What distinguishes clinical depression from occasional melancholy is pessimism. Depressed people are not just sad; they believe their sadness will go on indefinitely, regardless of anything they do. These feelings of hopelessness, helplessness, and despair characterize the depression that has been called the leading mental health problem in America today.

Are You Blue?

  • Jack is a large man who moves and talks slowly, sighing frequently. He has no complaints about his life other than occasional spats with his wife, but neither does he have any enthusiasm for his work or home life. When asked if he’s happy, he shrugs and says, “I guess so; I’m getting by.”
  • Lauren cries easily and often, feels anxious and scared, and has difficulty sleeping. She’s confused and frustrated about her love relationship. She hates her partner’s criticism of her but feels intimidated and won’t leave him because she fears being alone.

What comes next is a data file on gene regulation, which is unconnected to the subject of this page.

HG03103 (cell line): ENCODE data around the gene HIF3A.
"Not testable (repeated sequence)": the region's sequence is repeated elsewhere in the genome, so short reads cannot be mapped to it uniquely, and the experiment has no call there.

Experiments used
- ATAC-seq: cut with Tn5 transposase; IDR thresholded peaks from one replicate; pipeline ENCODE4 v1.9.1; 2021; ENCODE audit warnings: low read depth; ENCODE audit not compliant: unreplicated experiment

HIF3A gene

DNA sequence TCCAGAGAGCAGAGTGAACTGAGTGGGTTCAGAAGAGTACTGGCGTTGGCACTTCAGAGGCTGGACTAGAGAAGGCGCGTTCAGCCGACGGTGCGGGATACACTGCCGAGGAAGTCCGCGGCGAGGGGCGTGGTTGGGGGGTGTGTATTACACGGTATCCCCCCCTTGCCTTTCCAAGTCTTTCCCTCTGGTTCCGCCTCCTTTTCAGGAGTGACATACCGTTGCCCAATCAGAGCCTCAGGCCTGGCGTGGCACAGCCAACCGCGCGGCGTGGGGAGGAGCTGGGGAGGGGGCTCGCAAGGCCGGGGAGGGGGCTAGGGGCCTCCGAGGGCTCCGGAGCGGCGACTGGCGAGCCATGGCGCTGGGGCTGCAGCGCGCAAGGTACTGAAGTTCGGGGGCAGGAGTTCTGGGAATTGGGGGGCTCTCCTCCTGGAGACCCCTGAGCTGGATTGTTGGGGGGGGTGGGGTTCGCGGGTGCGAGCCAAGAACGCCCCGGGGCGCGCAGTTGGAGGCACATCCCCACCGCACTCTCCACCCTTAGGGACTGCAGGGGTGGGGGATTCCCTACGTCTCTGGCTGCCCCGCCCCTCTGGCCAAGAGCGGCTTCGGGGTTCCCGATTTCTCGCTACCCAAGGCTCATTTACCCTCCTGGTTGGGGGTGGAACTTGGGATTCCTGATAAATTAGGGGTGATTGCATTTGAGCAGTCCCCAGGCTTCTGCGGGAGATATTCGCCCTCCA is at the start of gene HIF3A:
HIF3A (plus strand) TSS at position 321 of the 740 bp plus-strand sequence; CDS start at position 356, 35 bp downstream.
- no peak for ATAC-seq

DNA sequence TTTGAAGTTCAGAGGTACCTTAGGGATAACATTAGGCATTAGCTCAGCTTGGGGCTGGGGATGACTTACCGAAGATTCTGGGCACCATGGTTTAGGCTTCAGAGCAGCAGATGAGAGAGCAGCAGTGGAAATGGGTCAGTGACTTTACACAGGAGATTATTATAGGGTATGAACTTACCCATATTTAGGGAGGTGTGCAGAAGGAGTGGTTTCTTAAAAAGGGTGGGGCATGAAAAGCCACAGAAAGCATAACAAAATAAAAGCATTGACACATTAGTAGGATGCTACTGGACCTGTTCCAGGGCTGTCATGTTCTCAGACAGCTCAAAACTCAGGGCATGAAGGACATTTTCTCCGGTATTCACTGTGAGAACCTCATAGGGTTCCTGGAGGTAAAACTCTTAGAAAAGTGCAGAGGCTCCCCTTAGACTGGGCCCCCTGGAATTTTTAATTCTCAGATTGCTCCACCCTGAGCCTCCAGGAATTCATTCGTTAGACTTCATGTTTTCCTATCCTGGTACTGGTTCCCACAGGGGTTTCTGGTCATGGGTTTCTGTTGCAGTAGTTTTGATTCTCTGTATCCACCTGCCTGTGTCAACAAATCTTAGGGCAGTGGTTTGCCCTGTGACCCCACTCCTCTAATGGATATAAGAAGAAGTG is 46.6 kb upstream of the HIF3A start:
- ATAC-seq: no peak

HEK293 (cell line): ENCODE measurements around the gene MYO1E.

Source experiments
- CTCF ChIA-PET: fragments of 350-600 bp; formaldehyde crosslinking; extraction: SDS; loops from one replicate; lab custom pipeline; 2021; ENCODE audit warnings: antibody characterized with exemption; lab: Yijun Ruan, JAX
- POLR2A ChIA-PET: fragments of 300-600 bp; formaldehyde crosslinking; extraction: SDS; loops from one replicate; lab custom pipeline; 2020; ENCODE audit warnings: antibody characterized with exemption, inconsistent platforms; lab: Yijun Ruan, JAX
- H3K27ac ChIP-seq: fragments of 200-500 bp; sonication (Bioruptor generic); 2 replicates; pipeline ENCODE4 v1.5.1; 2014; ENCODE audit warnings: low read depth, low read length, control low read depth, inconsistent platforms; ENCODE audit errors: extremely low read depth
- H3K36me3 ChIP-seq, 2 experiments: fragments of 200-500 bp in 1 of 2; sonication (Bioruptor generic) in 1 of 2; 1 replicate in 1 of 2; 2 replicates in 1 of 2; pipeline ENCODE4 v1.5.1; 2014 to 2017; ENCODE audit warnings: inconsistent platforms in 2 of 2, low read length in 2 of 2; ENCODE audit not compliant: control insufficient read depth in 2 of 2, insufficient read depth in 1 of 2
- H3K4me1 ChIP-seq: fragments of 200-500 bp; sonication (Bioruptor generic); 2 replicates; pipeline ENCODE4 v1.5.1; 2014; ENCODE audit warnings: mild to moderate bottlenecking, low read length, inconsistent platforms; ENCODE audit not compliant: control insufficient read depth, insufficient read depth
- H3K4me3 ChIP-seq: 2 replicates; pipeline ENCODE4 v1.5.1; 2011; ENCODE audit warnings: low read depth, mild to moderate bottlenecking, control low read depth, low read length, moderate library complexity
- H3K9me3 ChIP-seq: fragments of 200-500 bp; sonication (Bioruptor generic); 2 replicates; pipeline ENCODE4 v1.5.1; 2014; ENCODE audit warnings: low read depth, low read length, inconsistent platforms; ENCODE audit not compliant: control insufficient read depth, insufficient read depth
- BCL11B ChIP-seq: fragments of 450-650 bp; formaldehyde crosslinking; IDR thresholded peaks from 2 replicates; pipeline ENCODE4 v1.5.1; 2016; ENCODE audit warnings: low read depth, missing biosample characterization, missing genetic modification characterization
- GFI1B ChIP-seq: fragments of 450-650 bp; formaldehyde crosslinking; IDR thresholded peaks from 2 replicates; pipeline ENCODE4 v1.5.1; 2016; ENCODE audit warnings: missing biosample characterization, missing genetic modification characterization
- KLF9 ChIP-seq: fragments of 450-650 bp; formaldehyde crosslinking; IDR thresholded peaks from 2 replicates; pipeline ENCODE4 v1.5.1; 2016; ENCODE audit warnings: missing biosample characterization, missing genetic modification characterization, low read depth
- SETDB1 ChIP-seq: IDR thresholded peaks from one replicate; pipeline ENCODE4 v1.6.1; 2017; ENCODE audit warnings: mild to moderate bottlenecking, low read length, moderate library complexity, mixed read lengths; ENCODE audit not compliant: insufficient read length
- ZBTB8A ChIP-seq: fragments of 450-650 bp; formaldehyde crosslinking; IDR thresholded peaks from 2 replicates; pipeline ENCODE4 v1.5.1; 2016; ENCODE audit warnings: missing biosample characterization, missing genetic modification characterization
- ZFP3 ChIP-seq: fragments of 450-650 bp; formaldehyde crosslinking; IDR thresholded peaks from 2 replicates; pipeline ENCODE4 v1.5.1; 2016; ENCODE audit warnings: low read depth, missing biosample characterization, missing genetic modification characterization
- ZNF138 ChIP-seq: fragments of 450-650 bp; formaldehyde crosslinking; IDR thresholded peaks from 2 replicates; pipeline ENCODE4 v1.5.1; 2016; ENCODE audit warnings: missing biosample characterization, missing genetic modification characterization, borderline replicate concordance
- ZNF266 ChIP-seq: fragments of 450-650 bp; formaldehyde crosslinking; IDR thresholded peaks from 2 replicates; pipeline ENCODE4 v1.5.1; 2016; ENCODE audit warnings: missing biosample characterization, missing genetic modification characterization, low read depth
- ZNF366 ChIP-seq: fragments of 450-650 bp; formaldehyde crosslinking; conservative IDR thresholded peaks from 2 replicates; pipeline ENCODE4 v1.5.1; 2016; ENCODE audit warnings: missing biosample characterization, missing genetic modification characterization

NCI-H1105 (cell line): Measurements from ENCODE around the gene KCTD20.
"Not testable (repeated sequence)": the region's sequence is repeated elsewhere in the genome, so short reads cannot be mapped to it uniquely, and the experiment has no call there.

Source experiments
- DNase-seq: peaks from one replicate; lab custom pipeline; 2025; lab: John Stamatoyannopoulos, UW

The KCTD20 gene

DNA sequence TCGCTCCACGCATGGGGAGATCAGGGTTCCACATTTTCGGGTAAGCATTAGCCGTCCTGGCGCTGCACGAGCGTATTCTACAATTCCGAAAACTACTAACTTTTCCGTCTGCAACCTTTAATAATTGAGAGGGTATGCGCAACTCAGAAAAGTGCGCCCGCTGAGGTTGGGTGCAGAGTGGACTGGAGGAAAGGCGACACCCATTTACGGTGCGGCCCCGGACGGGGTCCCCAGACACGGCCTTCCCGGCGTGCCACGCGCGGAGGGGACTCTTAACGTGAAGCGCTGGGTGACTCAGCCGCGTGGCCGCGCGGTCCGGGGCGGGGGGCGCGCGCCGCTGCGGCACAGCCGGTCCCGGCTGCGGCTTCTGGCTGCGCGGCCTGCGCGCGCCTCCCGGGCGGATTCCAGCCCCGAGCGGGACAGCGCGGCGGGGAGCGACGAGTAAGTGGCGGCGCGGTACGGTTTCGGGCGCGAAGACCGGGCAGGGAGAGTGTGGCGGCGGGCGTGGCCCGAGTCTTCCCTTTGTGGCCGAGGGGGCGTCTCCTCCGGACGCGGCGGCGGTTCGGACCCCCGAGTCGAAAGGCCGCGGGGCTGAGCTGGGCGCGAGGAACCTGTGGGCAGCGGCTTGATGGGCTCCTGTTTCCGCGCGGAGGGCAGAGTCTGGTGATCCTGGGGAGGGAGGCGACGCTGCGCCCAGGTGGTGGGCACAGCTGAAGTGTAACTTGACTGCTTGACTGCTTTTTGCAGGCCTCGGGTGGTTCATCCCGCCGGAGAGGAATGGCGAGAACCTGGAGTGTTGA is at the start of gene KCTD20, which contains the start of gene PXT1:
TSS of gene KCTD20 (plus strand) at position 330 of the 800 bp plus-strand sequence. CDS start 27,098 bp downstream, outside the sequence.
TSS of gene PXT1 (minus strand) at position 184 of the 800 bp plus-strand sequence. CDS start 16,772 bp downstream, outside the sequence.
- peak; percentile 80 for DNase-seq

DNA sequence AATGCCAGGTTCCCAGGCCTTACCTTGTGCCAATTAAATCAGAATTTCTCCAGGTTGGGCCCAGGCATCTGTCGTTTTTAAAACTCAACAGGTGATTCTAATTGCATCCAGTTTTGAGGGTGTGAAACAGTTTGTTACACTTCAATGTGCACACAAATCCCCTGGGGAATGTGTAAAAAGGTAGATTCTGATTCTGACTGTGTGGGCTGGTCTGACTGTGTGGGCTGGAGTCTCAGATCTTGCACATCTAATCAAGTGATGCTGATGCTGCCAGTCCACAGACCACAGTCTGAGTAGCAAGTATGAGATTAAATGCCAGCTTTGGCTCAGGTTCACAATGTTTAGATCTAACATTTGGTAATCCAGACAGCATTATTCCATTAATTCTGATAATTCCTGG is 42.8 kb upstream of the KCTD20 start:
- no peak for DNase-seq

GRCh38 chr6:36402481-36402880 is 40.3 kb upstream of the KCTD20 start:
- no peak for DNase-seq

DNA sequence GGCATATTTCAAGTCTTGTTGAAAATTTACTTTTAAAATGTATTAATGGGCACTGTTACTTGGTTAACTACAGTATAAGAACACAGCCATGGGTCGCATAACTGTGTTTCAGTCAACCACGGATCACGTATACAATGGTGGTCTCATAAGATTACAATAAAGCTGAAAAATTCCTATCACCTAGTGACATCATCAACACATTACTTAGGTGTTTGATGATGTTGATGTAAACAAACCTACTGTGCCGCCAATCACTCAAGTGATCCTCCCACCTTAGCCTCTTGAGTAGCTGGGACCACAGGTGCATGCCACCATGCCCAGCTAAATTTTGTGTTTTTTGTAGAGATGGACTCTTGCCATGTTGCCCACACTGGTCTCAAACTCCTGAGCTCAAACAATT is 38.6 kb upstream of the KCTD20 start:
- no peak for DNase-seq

• Harry’s wife left him suddenly, asking for a divorce. He feels abandoned and alternates between rage and hopeless depression. He continues to go to work but withdraws from friends and family and at times thinks of “ending it all.”

Jack, Lauren, and Harry are among the 4 to 8 million Americans who are treated for depression every year. Their numbers are increasing, especially among people born since 1940; in a recent poll, 52% of the adults questioned admitted they felt “lonely and depressed.”

What Is It?

In practice, the condition of depression tends to be defined by its symptoms which include:

  • feelings of helplessness, hopelessness, worthlessness, & anxiety
  • changes in thinking, such as poor concentration, confusion, forgetfulness, or indecisiveness
  • decreased ability to enjoy life
  • changes in usual sleep patterns and appetite; either sleeplessness or extreme fatigue, loss of appetite or overeating
  • either unusually slow or rapid speech and physical movements.